Wooden Side Gate Safety

If a home garden’s security has an Achilles’ heel, it is very likely the side gate. Left unlocked, a side gate can easily be used by a burglar to access a home without passers-by or neighbours noticing – especially given that many side gates are concealed by foliage or shadow.

Even when kept locked, side gates can provide burglars with an overly accessible point of entry to the home – not least because these gates are often built with outside-facing timber cross members that intruders can practically use as rungs for climbing up and over the gate.

Therefore, as an installer of wooden side gates, you should think carefully about how to optimise these products’ security and safety. Many customers are likely to favour wood over metal for side gates due to the former material’s charmingly traditional look – but the use of wood in such gates can also have safety implications that you ought to closely heed.

How should a wooden safety gate be designed?

Of course, there is much your customers could be advised to do – or could already be doing – to minimise their garden gate security risk. These customers could be advised against leaving, beside the gate, anything on which would-be burglars would be able to step on to get up and across the gate.

Such potentially troublesome, stepping-stone items include wheelie bins, outdoor furniture or children’s toys. Households should remember to always lock away – or at least chain down – any objects like these when they aren’t being used.

However, if you have been asked to install a new wooden side gate for a customer’s garden, you could also do your bit to help reduce the wooden gate security risk. For example, you could advise the customer to choose a design where the gate’s timber cross members would be fitted on the inside, if this is viable – thereby denying potential climbers one possible foothold.

If you are left with no practical option but to place these cross members on the outside, you could always cover them with panels. You could find that this approach is also to the customer’s aesthetic taste – but they should be consulted on any proposed alterations to the design.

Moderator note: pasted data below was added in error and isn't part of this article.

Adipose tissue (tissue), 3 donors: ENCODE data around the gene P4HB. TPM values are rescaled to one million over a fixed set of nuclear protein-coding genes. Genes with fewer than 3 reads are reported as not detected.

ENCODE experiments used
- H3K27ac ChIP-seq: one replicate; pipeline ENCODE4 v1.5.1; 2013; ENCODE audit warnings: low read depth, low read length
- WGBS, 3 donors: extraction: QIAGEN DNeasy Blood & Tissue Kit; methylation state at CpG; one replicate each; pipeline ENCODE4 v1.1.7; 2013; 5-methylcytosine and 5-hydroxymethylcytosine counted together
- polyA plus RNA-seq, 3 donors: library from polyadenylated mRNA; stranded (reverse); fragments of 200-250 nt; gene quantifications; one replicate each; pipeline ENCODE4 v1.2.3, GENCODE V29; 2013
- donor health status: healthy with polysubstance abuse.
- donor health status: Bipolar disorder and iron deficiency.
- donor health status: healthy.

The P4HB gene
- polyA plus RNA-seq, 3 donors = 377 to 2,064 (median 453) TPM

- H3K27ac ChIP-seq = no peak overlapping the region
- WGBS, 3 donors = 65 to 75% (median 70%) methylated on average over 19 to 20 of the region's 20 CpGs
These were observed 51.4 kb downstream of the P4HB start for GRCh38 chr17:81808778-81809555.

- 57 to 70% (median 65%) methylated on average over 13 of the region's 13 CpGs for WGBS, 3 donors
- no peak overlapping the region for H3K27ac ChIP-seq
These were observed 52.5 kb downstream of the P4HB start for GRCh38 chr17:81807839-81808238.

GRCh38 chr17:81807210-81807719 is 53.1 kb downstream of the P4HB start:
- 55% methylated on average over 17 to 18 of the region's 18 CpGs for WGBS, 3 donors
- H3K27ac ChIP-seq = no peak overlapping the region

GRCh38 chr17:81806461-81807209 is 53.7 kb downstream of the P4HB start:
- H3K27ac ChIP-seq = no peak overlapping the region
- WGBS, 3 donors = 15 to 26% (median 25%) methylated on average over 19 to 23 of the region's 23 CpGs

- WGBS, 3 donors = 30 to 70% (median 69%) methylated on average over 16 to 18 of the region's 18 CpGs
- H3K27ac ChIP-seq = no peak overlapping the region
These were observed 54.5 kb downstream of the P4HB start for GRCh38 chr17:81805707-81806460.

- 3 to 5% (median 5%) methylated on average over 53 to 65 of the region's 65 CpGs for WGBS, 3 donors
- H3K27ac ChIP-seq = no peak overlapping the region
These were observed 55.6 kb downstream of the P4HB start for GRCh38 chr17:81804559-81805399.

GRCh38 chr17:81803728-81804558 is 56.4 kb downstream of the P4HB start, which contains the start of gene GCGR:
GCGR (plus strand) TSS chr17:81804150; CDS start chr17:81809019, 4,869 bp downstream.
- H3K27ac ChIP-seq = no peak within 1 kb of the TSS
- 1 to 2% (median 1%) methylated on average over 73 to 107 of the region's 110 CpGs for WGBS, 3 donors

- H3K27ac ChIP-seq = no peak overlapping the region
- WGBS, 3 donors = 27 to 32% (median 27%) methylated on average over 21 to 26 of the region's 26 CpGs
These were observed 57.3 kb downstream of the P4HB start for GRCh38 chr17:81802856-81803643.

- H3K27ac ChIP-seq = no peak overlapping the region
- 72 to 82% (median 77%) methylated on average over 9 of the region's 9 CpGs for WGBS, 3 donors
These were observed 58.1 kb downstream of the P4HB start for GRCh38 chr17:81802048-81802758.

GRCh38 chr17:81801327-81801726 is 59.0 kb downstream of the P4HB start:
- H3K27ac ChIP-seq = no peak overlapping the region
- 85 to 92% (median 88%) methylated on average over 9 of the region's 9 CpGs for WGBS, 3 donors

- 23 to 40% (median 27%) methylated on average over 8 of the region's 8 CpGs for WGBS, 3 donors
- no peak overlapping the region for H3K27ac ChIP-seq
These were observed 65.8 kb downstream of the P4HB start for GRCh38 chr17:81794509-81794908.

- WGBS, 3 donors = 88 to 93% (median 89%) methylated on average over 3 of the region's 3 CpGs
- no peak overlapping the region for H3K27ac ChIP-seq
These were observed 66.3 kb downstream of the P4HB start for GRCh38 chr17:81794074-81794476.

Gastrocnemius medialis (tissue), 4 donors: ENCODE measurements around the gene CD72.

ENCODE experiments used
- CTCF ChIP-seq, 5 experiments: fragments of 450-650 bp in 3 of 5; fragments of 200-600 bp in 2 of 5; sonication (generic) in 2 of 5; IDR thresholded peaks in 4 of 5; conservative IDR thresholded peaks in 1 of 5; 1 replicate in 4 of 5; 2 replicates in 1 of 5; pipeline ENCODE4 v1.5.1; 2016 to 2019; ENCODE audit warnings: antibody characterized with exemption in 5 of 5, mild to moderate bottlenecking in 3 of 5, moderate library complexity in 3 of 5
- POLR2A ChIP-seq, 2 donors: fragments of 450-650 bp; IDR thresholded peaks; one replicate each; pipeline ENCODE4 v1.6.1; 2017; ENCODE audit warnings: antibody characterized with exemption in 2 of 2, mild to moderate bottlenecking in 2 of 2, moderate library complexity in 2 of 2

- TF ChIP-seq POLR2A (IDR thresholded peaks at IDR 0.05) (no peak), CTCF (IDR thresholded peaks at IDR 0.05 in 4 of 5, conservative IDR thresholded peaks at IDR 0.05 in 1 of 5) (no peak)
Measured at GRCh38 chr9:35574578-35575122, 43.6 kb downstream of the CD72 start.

Other smart choices you could make with the side gate’s design

Some customers may be drawn to particular gate designs, such as lattice designs, which would let people outside the garden see through gaps purposefully left across the gate. However, no matter how tasteful those gaps might look, they would naturally hamper the garden’s privacy.

Therefore, to help a customer to create a safe space, you should advise them to go for a solid design. Fortunately, it’s perfectly possible to create a range of beautiful gates that are all physically solid from left to right and top to bottom – and you could showcase these choices to your customers.

It would also be useful for you to offer side gates that passers-by wouldn’t be able to easily peer over to check what’s in the garden. Fortunately, as we can supply both hardwood and softwood side gates in heights of up to eight feet, ticking this particular box should be relatively simple for your company. It can also help families to improve the child safety of their outdoor residential spaces.

A more complex matter, however, is exactly how wide a side gate should be for the sake of bolstering security. Our own side gates are available in widths of up to four feet and six inches – the equivalent of about 1.4 metres. However, as a general rule, an especially security-conscious household should probably think twice about purchasing a side gate larger than roughly a metre.

This is because, if a gate exceeds this width, its hinges could struggle to hold the gate. Hence, the hinges could more easily become something of a weak spot just waiting to be exploited by intruders. If any customer of yours seeks a side gate to fill a gap more than a metre wide, you should encourage that customer to consider ordering a pair of side gates, rather than just one, for that gap.

Ah, yes – the hinges. Should you also be extra-careful which of those you integrate with the side gate? The short answer is yes. The long answer is that, as timber is an organic material naturally prone to movement over time, you should always – where practically possible – equip a wooden side gate with adjustable hook and band hinges.